State office rules it can't review D-46 minutes

Advocate: 60-day window on closed sessions 'defies common sense'

Published: Tuesday, July 16, 2013 5:30 a.m. CDT

PRAIRIE GROVE – A time limit on when the public can challenge what a public entity does behind closed doors “just defies common sense,” an open government advocate said.

The Illinois Open Meetings Act lays out what governmental boards are allowed – and not allowed – to talk about in closed session, and the law gives residents 60 days from when a possible violation occurs to file a request for review with the Attorney General’s Office.

The Northwest Herald submitted a request for review after receiving minutes from closed-session meetings of the Prairie Grove District 46 school board, but last week, the Attorney General’s Office responded, saying it did not have the authority to review any potential violations because of the 60-day time limit.

The board met nine times behind closed doors from Nov. 13 to April 23, and the minutes for six of those closed sessions were released at a board meeting in June.

Based on the minutes, it appears that the school board possibly discussed what should have been public policy decisions, including the reorganization of district positions and changes in the junior high’s master schedule in light of declining enrollment and teacher retirements.

The minutes were reviewed by the district’s attorney before being released, and no questions or concerns were raised, Superintendent Lynette Zimmer said in an email after the release.       

Public bodies have to review minutes from closed sessions for release twice a year, and because those release dates mean minutes aren’t always released within that 60-day time period, it can “sometimes be very frustrating,” said Don Craven, an attorney for the Illinois Press Association.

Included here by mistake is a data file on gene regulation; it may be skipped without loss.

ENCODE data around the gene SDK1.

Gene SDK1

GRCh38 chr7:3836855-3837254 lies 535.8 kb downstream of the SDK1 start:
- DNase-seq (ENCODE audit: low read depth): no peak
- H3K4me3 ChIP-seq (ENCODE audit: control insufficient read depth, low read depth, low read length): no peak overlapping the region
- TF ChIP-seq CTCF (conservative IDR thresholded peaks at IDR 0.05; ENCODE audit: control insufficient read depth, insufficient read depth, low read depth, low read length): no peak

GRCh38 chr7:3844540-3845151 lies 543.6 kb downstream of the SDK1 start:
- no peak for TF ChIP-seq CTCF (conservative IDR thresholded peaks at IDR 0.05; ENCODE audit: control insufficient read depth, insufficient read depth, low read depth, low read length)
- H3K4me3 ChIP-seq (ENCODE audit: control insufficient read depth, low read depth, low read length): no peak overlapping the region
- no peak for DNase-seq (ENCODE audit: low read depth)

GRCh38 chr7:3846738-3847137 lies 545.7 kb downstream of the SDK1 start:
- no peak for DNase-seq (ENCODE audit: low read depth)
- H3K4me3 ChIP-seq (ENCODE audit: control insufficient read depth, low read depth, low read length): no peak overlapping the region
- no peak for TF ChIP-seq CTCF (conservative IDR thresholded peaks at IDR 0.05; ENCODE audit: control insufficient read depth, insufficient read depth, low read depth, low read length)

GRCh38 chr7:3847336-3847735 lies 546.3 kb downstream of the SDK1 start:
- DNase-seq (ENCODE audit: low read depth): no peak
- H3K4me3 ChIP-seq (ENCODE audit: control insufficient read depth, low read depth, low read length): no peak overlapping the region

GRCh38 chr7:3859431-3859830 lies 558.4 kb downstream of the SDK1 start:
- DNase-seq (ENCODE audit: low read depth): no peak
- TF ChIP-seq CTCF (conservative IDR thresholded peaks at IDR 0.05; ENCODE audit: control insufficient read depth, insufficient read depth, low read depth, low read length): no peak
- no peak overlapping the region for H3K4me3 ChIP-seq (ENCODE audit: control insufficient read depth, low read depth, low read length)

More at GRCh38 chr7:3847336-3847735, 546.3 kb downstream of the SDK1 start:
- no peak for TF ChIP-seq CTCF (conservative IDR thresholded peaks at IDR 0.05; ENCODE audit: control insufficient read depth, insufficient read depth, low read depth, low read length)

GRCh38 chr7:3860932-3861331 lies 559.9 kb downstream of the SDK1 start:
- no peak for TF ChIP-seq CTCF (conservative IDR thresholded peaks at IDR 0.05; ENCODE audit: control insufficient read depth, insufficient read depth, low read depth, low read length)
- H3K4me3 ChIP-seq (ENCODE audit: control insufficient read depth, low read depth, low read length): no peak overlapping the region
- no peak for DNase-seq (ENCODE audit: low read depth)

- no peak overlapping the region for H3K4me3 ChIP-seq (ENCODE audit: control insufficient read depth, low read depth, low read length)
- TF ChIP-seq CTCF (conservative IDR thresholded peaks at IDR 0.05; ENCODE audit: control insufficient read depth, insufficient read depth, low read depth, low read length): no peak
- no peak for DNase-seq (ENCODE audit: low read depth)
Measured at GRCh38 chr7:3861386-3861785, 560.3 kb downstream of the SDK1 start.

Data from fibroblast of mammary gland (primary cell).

“Unless you have someone on the inside who blows the whistle, it’s not very helpful,” said Maryam Judar, the executive director of the Citizen Advocacy Center, adding that the time limit is “very problematic” because residents often don’t find out a violation occurred until long after the meeting happened.

The Citizen Advocacy Center helps residents file record requests under the Freedom of Information Act and challenge governments when they deny those requests or violate the Open Meetings Act.

Judar would like to see the law changed either to remove the cap or, if a cap needs to be put in place, start the clock from when discovery happens.

The Illinois Press Association has raised the issue, Craven said, adding that there is also a need for finality for public bodies.

“That [the review of closed-session minutes] happens every six months, and you’re now eight months out from the day of the decision,” he said. “You’re then going to go back and start things all over again? That is very difficult for a public body.”

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